Although I have wireless mics, I generally prefer a portable voice recorder for interview work for reliability. In the field it also means that there is absolutely no problem with signal loss or interference no matter what the range. The Zooms are good, but do you really need 4 channel audio for the type of work you envisage? You could save another chunk by using the ubiquitous Zoom H1, or going even smaller with pocket recorders by Tascam, Sony, etc. They can all use external mics in addition to the onboard ones. The choice of a Rode video mic should be fine, I am very happy with the results from mine, although I would get a fluffy rycote wind shield rather than the standard Rode foam one for outside use.

Tripods are down to personal choice, but as has been said, quality will last. Lights I am not an expert on and just use portable on camera LEDs or studio umbrellas and lights on stands when time and space allow.

Roger

Last edited by Roger Gunkel; December 5th, 2016 at 04:04 AM. Reason: spelling
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Old December 5th, 2016, 04:41 AM   #5
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Re: $4000 Challenge: Help Me Assemble a DSLR/GoPro Kit

if your considering a DSLR, ditch the lens and for around $200 or so extra look for a secondhand Canon EF 24-105mm f/4L IS USM. I own a Safari R1100 Tripod, lightweight carbon fiber tripod kit, pretty ok travel tripod.
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Old December 5th, 2016, 06:30 AM   #6
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Re: $4000 Challenge: Help Me Assemble a DSLR/GoPro Kit

For your benefit please trash any idea of going only. Major handicap in all areas.

Steve
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Old December 5th, 2016, 06:56 AM   #7
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Re: $4000 Challenge: Help Me Assemble a DSLR/GoPro Kit

Hi Scott,

It occurred to me that maybe you should define the shooting "style" you are after here. Many "nonprofit communications directors" stick to an almost journalistic approach to appeal to the general public. That is because their is almost always fundraising behind the videos.

Your interest in go pros leads me to believe you may be thinking about creating your own special "look and feel" to these videos??? What is your goal?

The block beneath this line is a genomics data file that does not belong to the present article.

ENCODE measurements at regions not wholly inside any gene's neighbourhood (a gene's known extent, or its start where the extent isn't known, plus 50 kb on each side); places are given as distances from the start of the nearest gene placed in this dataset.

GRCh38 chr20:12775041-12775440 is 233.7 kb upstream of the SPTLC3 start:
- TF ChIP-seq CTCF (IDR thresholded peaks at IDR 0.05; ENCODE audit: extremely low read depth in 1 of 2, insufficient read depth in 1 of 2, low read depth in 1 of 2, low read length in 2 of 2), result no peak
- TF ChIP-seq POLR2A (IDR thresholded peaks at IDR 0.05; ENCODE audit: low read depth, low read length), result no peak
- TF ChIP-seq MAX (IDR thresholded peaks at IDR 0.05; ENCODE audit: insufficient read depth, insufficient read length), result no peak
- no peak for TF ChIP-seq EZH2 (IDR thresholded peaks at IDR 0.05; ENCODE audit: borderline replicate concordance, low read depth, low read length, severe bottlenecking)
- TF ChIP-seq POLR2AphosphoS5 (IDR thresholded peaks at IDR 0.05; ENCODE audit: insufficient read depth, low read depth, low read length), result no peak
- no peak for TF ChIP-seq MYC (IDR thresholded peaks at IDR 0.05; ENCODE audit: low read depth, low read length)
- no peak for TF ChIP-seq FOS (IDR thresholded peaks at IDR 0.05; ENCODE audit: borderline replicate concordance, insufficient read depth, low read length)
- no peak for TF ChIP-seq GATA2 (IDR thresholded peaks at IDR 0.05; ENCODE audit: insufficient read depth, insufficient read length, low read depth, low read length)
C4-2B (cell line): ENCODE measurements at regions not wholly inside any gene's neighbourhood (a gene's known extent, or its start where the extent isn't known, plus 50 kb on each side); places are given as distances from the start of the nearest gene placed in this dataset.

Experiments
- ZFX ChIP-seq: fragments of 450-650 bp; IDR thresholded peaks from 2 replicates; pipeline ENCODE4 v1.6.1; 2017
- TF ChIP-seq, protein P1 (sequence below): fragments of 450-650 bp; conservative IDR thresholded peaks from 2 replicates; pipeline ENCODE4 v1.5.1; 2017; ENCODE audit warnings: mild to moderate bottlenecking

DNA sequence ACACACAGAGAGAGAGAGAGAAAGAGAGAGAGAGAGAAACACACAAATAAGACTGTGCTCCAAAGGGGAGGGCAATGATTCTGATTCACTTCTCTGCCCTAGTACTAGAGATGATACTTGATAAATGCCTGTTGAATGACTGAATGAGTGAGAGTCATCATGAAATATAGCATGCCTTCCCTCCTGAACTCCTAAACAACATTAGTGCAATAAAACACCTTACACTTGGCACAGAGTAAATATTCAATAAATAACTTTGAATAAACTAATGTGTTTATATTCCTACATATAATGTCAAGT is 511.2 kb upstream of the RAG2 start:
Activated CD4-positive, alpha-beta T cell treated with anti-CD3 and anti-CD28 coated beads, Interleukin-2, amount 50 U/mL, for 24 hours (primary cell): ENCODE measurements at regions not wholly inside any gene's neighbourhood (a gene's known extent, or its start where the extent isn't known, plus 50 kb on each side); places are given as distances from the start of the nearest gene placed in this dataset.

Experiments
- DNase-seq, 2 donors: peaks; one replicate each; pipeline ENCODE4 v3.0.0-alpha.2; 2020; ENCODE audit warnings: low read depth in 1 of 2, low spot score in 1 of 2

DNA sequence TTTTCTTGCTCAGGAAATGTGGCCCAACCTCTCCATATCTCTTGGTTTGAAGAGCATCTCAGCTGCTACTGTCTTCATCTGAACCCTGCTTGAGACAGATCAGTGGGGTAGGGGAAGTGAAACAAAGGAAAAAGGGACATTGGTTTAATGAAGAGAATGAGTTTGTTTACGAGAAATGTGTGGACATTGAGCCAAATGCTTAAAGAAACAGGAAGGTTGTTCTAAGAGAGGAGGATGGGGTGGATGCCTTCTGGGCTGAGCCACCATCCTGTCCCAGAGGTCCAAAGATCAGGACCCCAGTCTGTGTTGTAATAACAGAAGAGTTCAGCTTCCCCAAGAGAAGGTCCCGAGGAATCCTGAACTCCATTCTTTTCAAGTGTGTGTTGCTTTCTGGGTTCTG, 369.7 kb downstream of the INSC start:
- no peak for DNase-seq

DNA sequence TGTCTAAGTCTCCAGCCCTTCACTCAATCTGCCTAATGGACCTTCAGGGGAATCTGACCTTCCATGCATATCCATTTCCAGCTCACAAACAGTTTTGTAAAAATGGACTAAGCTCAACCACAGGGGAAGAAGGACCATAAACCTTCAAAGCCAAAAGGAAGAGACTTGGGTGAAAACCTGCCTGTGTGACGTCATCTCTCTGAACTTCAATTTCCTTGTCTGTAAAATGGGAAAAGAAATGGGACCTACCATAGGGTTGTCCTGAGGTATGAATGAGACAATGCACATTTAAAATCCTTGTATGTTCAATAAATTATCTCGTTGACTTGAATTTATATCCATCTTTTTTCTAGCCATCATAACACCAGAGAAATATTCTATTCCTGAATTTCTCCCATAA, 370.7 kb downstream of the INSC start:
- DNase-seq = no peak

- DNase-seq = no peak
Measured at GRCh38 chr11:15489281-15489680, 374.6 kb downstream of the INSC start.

Those cheap lavs would scare me to death. They will pick up interference from anything with more power than two sticks being rubbed together. Then after recording crappy audio a few times they will break.

I would consider a handheld mic and transmitter for the Rode kit. Put a mic flag on it and you are an instant authority ;-) ;-) ;-)

Kind Regards,

Steve
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Old December 5th, 2016, 11:10 AM   #8
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Re: $4000 Challenge: Help Me Assemble a DSLR/GoPro Kit

Great ideas everyone—thanks! I appreciate it!

@Mike Watson - good ideas regarding the lower-model GoPro; also good point about getting a half-dozen SD cards. The 16GB card is for the Zoom recorder (if I get one)—16 gigs is more space for audio than I'd ever even come close to using.

Regarding lenses: I've used the Canon 18-135 on a 70D for a couple years and found it to be okay (not great but okay). I'm not familiar with the Sigma 18-50 f/2.8, so thanks for the tip—I'll check that one out! (And amazingly, no—the canon lenses do NOT come with hoods...which is ridiculous.)

And you're right-on about not getting a bi-color LED. The Genaray panel I've used for a couple years has worked great, but you nailed it—I've literally never used the 3600K temp, and for some dumb reason it never occurred to me I was losing half my lighting power. (Doh.)

Regarding the tiny Manfrotto tripod (BeFree): I've used Sachtlers and other high-end tripods for years, so I totally get the benefits of a good one. But in the past 2-3 years, the only time I've ever used a tripod is shooting interviews, when all that's needed is something simple to sit the camera on and lock it down. I'm also thinking in my new job I may be doing a lot of hiking in the mountains and hauling my gear. I don't think I can afford carbon sticks on this budget, so I figured the small Manfrotto would be the way to go?

-----
@John Wiley - Photography will likely be as big a part of my new job as videography, hence my thinking of sticking with a DSLR.

I'm not familiar with the Black Magic Video Assist—it sounds nice, but expensive (my total budget is $4K!). But I'll take a look at it.

Good call on the Libec tripods—I'd forgotten about them, but I've used them and they're really nice.

And thanks for the tip on the LED panel (CN-600)...I'll definitely check that out!

-----
@Roger Gunkel - interesting that you mention the FZ1000 and bridge cameras. I'm a HUGE fan of these! Though they're often considered toys by "serious" producers, I've been consistently blown away by the performance of bridge cameras. And having the mind-blowing range of 18-1200mm in a single lens gives you capabilities you couldn't come close to in the "big camera" world for less than $10,000 (even if at a lower quality, it's still pretty good).